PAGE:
“Even if it saddens me to see that solidarity is not yet equally shared across all our Member States, Europe as a whole has continued to show solidarity. Last year alone, our Member States resettled or granted asylum to over 720,000 refugees — three times as much as the United States, Canada and Australia combined. Europe, contrary to what some say, is not a fortress and must never become one. Europe is and must remain the continent of solidarity where those fleeing persecution can find refuge”.

Juncker also spoke about the issue of repatriation, a matter most European politicians gave up on years ago, even if they continue to say what they know their electorates want to hear:

“When it comes to returns: people who have no right to stay in Europe must be returned to their countries of origin. When only 36% of irregular migrants are returned, it is clear we need to significantly step up our work. This is the only way Europe will be able to show solidarity with refugees in real need of protection”.

Hardly any migrants are returned to their countries of origin, nor are they ever likely to be. As Juncker well knows, it is too complicated and too expensive. Sweden serves as an example: In 2015, Sweden received a record 163,000 migrants. In January 2016, the Swedish government stated that 80,000 of them were not eligible for asylum and would have to be repatriated. In 2016, however, only a fraction of the migrants were sent back: roughly 4,000 out of the original 80,000 — and at an extremely high price. 784 of the migrants were flown back home at a cost to Swedish taxpayers of 45.6 million Swedish kroner ($5.6 million).

Many migrants simply refused to leave, disappeared, or their home countries refused to receive them. The Swedish authorities paid one Moroccan migrant, Kader Bencheref — a dangerous convicted rapist — 40,000 Swedish Kroner ($5,000) before he finally agreed to be flown out of Sweden. A Sudanese migrant cost taxpayers 1 million Swedish kroner ($125,000) in botched attempts at repatriation: after being sent away by Sudan, the plane had to return to Sweden. Sometimes migrants are flown in expensive chartered private planes.

The European Commission, however, has little patience for such details. In a press releasepublished September 6, the Commission published a sort of “report card” on the EU member states’ “progress” in taking the allocated quotas of migrants. Even Sweden, on the brink of societal collapse from the influx of migrants, was told that it was only “close” to reaching its quota.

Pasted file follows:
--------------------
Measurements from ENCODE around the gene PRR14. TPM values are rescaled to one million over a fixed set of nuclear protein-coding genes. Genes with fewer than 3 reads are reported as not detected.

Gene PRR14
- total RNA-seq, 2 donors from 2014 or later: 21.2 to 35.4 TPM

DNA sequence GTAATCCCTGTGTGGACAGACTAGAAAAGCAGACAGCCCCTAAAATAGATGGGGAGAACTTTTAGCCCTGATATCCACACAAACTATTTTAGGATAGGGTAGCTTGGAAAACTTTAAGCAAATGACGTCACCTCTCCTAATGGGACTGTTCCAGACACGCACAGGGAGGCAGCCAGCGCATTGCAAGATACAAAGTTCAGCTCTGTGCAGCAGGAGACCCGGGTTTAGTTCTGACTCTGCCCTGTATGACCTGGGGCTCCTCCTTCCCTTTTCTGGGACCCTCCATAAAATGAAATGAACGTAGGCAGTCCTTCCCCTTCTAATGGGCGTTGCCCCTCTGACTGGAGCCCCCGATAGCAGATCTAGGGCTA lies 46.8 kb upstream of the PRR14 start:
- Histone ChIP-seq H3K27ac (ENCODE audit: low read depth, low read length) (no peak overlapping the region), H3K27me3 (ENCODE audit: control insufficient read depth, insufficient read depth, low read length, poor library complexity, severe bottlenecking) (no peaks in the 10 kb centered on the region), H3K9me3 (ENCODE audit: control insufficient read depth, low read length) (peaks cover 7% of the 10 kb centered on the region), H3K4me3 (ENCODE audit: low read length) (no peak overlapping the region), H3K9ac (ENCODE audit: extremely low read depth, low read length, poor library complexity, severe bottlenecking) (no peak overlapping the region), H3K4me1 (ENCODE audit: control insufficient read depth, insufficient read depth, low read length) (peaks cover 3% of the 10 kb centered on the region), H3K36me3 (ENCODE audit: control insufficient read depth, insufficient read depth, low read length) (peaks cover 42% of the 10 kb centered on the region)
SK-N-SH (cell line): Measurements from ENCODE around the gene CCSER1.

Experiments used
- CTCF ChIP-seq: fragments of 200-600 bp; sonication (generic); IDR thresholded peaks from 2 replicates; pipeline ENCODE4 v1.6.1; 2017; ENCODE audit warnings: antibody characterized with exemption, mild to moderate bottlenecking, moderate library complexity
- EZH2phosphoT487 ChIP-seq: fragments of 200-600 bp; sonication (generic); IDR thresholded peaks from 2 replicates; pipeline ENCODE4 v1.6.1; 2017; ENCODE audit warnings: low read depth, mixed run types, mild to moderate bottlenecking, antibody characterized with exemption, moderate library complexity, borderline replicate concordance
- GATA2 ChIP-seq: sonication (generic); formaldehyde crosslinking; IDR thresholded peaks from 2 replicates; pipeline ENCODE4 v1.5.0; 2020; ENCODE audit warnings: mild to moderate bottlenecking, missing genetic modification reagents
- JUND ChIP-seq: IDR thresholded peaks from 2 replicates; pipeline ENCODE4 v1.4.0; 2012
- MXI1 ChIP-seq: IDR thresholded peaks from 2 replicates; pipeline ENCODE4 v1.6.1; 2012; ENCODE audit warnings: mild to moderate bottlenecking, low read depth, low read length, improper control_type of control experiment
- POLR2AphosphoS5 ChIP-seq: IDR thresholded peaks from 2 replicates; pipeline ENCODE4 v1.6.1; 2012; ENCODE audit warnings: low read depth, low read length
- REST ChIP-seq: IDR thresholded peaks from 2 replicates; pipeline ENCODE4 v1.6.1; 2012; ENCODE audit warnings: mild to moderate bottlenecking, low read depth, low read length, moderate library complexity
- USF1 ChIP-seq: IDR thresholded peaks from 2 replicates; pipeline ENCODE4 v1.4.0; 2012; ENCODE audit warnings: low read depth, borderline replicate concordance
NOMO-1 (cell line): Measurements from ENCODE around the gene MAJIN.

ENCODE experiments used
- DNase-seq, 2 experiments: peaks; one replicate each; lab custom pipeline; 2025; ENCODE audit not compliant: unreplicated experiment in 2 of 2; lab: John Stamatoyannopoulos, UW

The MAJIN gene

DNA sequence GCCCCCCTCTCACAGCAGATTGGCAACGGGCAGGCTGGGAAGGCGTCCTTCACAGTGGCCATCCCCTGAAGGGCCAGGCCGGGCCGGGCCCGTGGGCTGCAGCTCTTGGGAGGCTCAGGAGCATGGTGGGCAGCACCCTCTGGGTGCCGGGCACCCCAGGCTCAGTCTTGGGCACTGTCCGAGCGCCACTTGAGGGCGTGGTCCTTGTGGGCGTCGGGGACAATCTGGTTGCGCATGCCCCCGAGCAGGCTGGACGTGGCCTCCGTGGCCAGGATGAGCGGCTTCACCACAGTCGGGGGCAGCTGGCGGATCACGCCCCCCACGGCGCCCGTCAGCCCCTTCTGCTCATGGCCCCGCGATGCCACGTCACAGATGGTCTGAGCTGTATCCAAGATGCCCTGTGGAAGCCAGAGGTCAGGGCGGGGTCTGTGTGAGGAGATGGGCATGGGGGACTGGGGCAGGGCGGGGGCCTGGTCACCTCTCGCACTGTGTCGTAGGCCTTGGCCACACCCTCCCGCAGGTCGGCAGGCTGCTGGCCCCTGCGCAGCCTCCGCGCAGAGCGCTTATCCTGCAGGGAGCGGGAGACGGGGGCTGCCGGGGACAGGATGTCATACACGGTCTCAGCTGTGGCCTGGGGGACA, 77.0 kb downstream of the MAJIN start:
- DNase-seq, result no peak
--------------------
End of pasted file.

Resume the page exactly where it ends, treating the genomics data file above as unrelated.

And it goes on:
Finally, Juncker spoke of the need to extend the borderless area to those EU countries that are not parties to the Schengen agreement — establishing that the EU should have no internal borders. Juncker said he hopes that by March 30, 2019, the Schengen area will have “become the norm for all EU Member States”. As terrorists posing as migrants travel unhindered through Europe, the Schengen agreement has been proven an enormous mistake. But why bother with facts?

ISIS apparently has at its disposal some 11,000 stolen blank Syrian passports that it could put to use in order to smuggle its terrorists into Europe under fake identities; at the same time, more European ISIS fighters are expected to return to Europe. Why does the EU want to make it easy for them?

Juncker spoke about the “unity” of the EU, but the EU has never been less unified. On September 6, the European Court of Justice ruled that the European Commission has the right to order EU member states to take in asylum seekers, and that EU member states have no legal right to resist those orders. As the EU continued to impose its will upon states that refuse to bow to its demands, Hungary’s and Slovakia’s complaints were thrown out. This show of force by the EU can be called many things — “unity” is not one of them.

Judith Bergman is a columnist, lawyer and political analyst.